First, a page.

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The Web Host Industry Week in Review

by Liam Eagle
January 11, 2008 -- (WEB HOST INDUSTRY REVIEW) -- While this week's biggest news came with an outcry, most of the big stories this week had to do with companies starting the new year with acquisitions or data center upgrades. Early in the week, domain industry experts began reporting that Web hosting provider Network Solutions could be participating in the questionable practice of "front-running," wherein a registrar registers a domain name after a customer searches for it, thereby preventing them from registering it with another company, and enabling the registrar to sell it at an inflated price. Network Solutions denied the claims, saying that rather than front-running, it was registering names in an effort to combat external front-running threats. On Thursday it was reported that the company was considering revising the controversial policy. Though nothing stirred up interest quite like the Network Solutions situation, there were several notable acquisitions this week. On Thursday, Indian Web host Real Value Hosting announced that it had acquired Canadian hosting provider Vision Online Network. The company says there will be no interruption to the acquired provider's services, and that its pricing and products will remain unchanged. Real Value Hosting says the deal was part of a growth strategy that will enable the company to have a significant impact on the Indian market. On Friday, hosting provider Fat Jack Hosting announced that it had acquired proxy hosting provider Host My Proxies. Fat Jack says that proxy servers are sometimes frowned upon in the industry because they are used to browse anonymously. But the company says the acquisition will enable it to ensure that proxies are available with the same high level of support and reliability available from more mainstream hosting solutions. In a more explicitly data center-oriented acquisition, Digital Realty Trust announced on Monday that it had acquired Foxboro Business Park, a three-building complex located in suburban London. The building is divided into three units that include 20,000, 31,000 and 96,000 square feet, respectively. The first two facilities are entirely leased out as data center space, and the company says it intends to turn Unit 3 into 58,000 square feet of data center space. While Digital Realty Trust acquired new data center space, several providers announced upgrades to their existing facilities. On Tuesday, SoftLayer announced that it had added 40GB connectivity to each new server rack in its newly launched Seattle, Washington data center. The company says that it initially installed 50 cabinets with 2,000 servers, using 600 10GB Ethernet ports from Cisco. The company says when it is finished installing 150 racks in mid-2008, it will have installed more than 2,000 10GB ports. Also on Tuesday, InteleNet Communications announced that it had begun construction on an expansion of its Irvine, California data center. The expansion will create 12,000 square feet of new space. Recently acquired by Managed Data Holding, InteleNet says it is speeding up the construction of the new space, and expects the building to be complete by March. The company intends to begin pre-selling the space immediately. Unrelated to any construction or recent acquisition, but interesting nonetheless, SWsoft announced Wednesday that it had released the beta version of its Parallels Server virtualization software, designed to run on any x86 or 64-bit server running Windows, Linux or Mac OS X. This week's biggest story is also the most likely to have an ongoing impact, as more details surface about just what Network Solutions intends to do with its revised policies, in light of the widespread accusations of front-running.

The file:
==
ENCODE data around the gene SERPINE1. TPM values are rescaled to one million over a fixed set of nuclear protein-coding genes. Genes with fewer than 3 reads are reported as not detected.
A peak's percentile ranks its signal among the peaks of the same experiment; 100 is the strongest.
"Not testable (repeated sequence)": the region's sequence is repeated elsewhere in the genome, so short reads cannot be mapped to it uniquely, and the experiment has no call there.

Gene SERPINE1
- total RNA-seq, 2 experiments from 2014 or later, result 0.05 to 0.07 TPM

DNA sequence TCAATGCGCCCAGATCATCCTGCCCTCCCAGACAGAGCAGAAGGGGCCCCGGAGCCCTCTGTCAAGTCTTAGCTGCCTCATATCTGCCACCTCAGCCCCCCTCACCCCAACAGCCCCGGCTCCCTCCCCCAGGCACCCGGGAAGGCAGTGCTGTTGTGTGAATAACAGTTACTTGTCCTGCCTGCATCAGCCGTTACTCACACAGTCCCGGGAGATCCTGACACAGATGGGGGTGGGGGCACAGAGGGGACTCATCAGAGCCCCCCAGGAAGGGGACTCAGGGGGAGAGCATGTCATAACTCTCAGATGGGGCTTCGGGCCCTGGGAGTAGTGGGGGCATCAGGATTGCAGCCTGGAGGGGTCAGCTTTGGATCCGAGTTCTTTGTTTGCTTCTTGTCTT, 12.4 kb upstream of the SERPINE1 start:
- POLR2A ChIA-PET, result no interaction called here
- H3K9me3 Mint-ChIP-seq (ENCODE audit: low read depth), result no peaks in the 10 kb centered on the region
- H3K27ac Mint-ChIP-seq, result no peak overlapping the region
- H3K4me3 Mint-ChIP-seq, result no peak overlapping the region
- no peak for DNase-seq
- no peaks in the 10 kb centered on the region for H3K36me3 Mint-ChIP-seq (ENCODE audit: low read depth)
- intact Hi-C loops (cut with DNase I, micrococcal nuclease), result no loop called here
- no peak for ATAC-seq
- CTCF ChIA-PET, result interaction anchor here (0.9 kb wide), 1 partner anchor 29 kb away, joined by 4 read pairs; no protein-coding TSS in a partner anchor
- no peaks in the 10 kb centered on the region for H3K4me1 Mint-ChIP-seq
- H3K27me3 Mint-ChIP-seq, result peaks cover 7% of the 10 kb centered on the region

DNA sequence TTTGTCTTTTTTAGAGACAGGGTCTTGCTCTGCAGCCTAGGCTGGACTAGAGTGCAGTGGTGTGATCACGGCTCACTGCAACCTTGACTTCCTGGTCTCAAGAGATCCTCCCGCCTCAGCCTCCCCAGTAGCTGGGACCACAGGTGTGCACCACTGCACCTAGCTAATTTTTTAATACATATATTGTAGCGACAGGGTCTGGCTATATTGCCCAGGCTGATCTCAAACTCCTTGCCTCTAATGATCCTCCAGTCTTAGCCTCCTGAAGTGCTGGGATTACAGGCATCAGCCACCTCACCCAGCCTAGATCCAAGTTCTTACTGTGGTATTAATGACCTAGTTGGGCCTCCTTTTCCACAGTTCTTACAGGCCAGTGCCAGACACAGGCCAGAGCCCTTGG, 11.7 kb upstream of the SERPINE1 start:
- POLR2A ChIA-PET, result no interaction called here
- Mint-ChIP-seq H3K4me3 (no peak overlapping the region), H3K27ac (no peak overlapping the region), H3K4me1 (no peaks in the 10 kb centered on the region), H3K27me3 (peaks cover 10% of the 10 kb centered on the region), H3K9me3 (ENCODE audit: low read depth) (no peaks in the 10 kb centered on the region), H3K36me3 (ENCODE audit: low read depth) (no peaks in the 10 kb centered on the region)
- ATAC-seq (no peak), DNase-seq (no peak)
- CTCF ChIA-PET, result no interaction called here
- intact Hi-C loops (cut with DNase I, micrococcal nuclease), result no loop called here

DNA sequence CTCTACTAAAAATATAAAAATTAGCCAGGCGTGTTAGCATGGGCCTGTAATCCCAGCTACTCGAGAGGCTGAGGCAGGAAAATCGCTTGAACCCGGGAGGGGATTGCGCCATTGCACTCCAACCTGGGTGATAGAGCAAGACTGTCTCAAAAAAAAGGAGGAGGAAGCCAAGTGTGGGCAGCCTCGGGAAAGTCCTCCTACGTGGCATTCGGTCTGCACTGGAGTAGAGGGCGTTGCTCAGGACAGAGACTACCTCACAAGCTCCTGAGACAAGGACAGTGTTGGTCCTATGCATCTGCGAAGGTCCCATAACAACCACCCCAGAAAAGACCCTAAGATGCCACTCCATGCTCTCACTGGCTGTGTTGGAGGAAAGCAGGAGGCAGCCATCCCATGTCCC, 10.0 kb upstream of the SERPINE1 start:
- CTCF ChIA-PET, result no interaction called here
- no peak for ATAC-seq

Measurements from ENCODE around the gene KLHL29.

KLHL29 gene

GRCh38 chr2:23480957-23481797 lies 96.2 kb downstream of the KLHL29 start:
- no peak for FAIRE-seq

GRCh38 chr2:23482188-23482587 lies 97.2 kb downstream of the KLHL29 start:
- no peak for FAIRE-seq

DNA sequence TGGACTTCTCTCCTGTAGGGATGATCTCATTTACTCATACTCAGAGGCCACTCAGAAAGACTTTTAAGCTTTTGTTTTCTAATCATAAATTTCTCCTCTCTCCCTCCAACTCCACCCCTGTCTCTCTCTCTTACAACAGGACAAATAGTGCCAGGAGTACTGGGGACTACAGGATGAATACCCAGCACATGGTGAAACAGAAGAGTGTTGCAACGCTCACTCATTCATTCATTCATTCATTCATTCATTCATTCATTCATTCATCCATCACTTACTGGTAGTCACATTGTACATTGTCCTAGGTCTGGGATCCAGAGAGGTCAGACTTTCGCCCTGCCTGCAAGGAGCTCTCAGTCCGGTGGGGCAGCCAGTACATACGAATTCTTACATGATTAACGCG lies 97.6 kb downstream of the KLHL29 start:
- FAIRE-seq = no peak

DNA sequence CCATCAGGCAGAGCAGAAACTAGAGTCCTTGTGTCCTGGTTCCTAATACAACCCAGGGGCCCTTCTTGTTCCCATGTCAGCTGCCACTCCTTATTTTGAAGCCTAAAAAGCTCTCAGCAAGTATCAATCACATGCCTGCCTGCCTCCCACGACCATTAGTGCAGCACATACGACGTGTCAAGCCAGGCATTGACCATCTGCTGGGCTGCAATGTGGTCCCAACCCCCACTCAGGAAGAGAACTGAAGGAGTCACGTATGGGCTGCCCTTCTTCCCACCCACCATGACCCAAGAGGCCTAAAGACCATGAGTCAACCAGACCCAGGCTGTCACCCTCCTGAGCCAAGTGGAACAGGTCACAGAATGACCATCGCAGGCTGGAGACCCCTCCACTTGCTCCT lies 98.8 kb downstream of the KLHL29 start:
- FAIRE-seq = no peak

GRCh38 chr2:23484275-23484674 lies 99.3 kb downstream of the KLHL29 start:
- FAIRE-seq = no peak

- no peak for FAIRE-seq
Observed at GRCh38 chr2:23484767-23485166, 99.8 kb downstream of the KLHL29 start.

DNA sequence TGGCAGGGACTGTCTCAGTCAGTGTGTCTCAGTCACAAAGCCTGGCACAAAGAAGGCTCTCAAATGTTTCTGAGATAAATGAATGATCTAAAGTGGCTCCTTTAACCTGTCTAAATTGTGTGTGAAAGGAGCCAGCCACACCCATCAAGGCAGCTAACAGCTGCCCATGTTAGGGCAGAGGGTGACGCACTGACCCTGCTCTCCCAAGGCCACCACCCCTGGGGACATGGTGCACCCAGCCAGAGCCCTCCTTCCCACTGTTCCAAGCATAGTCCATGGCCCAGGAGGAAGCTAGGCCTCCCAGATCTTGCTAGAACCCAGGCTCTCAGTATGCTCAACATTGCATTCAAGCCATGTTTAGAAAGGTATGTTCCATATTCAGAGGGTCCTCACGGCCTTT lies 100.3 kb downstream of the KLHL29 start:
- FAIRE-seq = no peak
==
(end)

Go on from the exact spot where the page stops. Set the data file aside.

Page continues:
Monday, Jan 14th, 2008